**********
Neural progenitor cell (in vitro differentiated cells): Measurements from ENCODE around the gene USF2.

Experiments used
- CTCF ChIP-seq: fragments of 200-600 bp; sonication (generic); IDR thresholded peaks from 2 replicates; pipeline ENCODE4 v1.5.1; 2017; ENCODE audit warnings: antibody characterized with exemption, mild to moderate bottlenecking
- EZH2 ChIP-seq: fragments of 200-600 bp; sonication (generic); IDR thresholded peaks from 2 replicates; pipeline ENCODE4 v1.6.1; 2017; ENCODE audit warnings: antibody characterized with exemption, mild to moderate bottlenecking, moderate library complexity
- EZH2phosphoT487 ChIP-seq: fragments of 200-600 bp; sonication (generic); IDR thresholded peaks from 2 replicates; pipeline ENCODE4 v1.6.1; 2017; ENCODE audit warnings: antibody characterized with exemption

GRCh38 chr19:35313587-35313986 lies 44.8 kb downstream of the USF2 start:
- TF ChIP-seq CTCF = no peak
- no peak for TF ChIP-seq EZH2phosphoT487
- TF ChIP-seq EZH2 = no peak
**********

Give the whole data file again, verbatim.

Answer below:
Neural progenitor cell (in vitro differentiated cells): Measurements from ENCODE around the gene USF2.

Experiments used
- CTCF ChIP-seq: fragments of 200-600 bp; sonication (generic); IDR thresholded peaks from 2 replicates; pipeline ENCODE4 v1.5.1; 2017; ENCODE audit warnings: antibody characterized with exemption, mild to moderate bottlenecking
- EZH2 ChIP-seq: fragments of 200-600 bp; sonication (generic); IDR thresholded peaks from 2 replicates; pipeline ENCODE4 v1.6.1; 2017; ENCODE audit warnings: antibody characterized with exemption, mild to moderate bottlenecking, moderate library complexity
- EZH2phosphoT487 ChIP-seq: fragments of 200-600 bp; sonication (generic); IDR thresholded peaks from 2 replicates; pipeline ENCODE4 v1.6.1; 2017; ENCODE audit warnings: antibody characterized with exemption

GRCh38 chr19:35313587-35313986 lies 44.8 kb downstream of the USF2 start:
- TF ChIP-seq CTCF = no peak
- no peak for TF ChIP-seq EZH2phosphoT487
- TF ChIP-seq EZH2 = no peak